I am personally appalled at the committee's closed-mindedness at what I believe is an incredibly important "supplement." Frankly, I don't care what the IOM says; I continue to do what I believe is right and what has worked for me and my patients time and time again.

  • Garry

    12/2/2010 2:24:11 AM |

    Dr. Davis,
    Do you routinely monitor blood calcium levels in your vitamin D-supplemented patients?  Thanks.

  • Daniel A. Clinton, RN, BSN

    12/2/2010 6:25:05 AM |

    This new recommendation accomplishes absolutely nothing. Those who are still ignorant as to the absurd irrelevance of consensus opinions by government health offices or medical professional organizations will continue to be Vitamin D deficient. And those of us who are really good at interpreting data and have thoroughly researched Vitamin D will trust our read of the data over all the propaganda.  All this does is show that we are at least 15 years ahead of most everyone else, and that's actually really sad, and something I refuse to accept because America deserves better.

  • Patricia D.

    12/2/2010 8:54:15 AM |

    Regarding the above mentioned statement by Dr. Cannell of the Vitamin D Council: Today, the FNB has failed millions... - Toward the end, Dr. Cannell discusses his intention to have the suppressed reports - by Vitamin D experts associated with the decision by the FNB - made public.  Which would be great.

  • Anonymous

    12/2/2010 9:49:15 AM |

    Hey, if they go on "progressing" that way the RDA will be quite allright in...em... 250 years...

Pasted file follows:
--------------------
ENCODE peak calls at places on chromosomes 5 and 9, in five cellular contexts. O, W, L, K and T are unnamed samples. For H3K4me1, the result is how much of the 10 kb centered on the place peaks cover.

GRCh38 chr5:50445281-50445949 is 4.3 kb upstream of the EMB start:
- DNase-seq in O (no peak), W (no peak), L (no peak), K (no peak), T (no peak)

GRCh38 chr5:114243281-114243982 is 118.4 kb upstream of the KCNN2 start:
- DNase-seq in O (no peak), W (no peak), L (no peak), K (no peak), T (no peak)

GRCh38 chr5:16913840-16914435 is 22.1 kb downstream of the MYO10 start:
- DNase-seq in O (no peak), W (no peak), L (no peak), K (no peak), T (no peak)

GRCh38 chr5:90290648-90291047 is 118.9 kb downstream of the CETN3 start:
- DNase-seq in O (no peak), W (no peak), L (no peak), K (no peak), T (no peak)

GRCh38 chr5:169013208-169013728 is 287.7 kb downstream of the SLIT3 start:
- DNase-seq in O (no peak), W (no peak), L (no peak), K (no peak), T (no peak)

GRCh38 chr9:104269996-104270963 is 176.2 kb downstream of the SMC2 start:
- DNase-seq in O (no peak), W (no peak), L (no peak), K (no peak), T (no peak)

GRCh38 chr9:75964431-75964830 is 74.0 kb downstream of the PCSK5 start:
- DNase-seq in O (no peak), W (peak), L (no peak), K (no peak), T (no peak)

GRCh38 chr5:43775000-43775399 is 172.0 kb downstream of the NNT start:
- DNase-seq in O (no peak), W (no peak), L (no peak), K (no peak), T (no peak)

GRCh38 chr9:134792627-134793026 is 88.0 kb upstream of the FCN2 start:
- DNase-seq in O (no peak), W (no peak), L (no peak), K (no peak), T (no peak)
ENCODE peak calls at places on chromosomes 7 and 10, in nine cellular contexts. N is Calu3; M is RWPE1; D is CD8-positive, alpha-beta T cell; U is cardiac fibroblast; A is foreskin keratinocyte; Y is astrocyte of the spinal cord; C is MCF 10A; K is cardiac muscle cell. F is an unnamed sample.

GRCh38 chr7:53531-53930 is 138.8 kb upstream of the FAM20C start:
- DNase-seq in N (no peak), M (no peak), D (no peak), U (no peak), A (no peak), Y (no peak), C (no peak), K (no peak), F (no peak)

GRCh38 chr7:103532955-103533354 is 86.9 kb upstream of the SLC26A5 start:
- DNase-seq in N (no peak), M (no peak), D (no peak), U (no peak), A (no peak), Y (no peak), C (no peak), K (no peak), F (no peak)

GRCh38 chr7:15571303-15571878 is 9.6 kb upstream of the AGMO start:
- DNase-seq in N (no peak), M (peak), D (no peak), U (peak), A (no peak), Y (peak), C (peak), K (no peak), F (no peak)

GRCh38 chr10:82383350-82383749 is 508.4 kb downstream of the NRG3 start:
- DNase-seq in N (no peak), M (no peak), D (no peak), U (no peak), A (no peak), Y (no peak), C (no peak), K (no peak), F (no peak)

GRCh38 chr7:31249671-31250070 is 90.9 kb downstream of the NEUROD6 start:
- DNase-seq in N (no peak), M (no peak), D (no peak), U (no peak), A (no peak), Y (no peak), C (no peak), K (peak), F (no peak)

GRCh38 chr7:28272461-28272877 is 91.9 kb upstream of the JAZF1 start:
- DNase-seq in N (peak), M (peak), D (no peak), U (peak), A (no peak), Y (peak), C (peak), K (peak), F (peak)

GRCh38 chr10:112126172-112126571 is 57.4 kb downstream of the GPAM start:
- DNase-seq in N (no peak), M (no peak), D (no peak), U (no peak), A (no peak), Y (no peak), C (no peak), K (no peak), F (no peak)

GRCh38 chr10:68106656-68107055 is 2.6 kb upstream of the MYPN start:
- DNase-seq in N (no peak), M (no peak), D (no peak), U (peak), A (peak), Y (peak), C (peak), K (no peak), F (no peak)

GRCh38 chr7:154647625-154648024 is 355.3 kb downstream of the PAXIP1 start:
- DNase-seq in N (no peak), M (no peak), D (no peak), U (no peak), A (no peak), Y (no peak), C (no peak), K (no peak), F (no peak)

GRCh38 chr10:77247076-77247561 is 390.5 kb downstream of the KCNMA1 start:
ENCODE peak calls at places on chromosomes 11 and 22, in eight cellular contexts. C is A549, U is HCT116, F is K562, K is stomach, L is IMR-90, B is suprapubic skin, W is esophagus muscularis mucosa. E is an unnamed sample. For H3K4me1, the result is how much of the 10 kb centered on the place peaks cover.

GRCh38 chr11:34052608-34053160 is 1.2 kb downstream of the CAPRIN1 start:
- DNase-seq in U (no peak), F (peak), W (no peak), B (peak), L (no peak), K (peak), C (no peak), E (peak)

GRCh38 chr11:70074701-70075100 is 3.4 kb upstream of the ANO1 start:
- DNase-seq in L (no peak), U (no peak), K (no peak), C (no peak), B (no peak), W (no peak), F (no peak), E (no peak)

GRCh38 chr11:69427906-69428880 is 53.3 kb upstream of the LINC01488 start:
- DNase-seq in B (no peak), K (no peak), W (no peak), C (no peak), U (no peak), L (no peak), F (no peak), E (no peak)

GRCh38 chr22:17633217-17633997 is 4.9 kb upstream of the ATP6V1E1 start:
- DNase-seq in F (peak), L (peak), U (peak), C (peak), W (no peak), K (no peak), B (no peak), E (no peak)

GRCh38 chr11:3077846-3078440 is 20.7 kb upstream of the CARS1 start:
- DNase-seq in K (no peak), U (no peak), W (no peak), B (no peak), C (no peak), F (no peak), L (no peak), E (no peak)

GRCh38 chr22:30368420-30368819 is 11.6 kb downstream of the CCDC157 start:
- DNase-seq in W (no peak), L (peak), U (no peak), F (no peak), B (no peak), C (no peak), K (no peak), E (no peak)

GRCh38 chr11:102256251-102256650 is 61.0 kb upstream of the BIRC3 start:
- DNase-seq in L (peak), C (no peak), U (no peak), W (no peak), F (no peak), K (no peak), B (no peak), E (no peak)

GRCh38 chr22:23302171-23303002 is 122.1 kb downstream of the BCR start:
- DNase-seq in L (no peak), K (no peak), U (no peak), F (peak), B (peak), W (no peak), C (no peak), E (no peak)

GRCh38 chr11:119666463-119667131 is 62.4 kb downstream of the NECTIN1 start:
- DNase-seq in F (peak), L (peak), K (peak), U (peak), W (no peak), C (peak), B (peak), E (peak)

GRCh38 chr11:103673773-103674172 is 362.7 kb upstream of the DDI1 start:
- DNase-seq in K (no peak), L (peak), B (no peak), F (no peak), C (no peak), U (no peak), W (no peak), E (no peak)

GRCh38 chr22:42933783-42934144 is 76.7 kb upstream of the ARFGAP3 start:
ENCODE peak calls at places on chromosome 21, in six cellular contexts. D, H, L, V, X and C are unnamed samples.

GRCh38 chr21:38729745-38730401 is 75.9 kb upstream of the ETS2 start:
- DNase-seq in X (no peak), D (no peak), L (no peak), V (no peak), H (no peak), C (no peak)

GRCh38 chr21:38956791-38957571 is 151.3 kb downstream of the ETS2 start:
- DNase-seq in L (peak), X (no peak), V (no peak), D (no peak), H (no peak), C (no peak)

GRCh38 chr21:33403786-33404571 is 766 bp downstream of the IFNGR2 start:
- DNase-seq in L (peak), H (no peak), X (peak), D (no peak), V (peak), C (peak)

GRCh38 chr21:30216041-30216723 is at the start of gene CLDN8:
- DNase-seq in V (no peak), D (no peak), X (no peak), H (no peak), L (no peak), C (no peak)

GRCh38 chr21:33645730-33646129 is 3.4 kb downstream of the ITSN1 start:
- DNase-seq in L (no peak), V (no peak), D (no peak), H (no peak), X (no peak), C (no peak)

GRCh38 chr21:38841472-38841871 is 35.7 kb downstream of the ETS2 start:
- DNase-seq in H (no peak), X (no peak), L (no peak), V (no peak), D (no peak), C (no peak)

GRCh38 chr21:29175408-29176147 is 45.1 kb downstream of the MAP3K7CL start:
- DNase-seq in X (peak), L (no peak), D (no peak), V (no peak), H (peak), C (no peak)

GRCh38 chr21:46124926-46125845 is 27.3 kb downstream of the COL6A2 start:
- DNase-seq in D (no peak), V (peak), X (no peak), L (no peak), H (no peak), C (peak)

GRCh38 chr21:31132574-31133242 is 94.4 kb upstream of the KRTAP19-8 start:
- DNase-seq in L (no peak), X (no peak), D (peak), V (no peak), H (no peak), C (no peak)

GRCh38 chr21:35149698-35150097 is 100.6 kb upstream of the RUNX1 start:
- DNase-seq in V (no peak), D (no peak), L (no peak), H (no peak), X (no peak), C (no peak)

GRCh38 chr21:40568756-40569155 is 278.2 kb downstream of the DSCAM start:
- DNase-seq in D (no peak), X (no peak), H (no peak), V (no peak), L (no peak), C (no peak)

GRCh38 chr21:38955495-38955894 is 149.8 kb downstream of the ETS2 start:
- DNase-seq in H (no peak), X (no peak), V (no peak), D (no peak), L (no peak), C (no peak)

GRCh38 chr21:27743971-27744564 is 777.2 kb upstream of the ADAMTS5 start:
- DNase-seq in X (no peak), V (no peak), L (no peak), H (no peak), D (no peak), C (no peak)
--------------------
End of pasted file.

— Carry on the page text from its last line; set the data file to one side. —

Let's celebrate!

  • Drs. Cynthia and David

    12/2/2010 10:34:11 AM |

    Many of the studies that have been done have used very small doses of vit D, so the failure to show unequivocal results is not surprising.  The associational studies don't prove causation of course but certainly provide hypotheses for testing.  So the conservative approach (CYA) is to recommend low doses still.  A search of clinicaltrials.gov for vit D trials shows a ton of trials being initiated.  We will have to wait a few years for the results to be reported and interpreted.  Meanwhile, I supplement with 5000 units per day but don't take calcium as that doesn't seem to be necessary with adequate D levels, and my calcium level is right where it should be.  


  • Adam

    12/2/2010 1:01:32 PM |

    I'm tempted to write a faux press release from the IOM saying that there is little conclusive evidence that Vitamin C is related to scurvy and that we should be cautious in making radical arguments for fruit in the navy. ;)

  • Steve Cooksey

    12/2/2010 1:36:37 PM |

    I agree with Dr. Davis on D3.

    Primarily due to my own experience. I supplement with Vit D3 (4-6k) and Omega 3 Daily.

    I am a type 2 diabetic who has normal blood sugar AND I take -0- drugs and -0- insulin.

  • Peter

    12/2/2010 1:50:27 PM |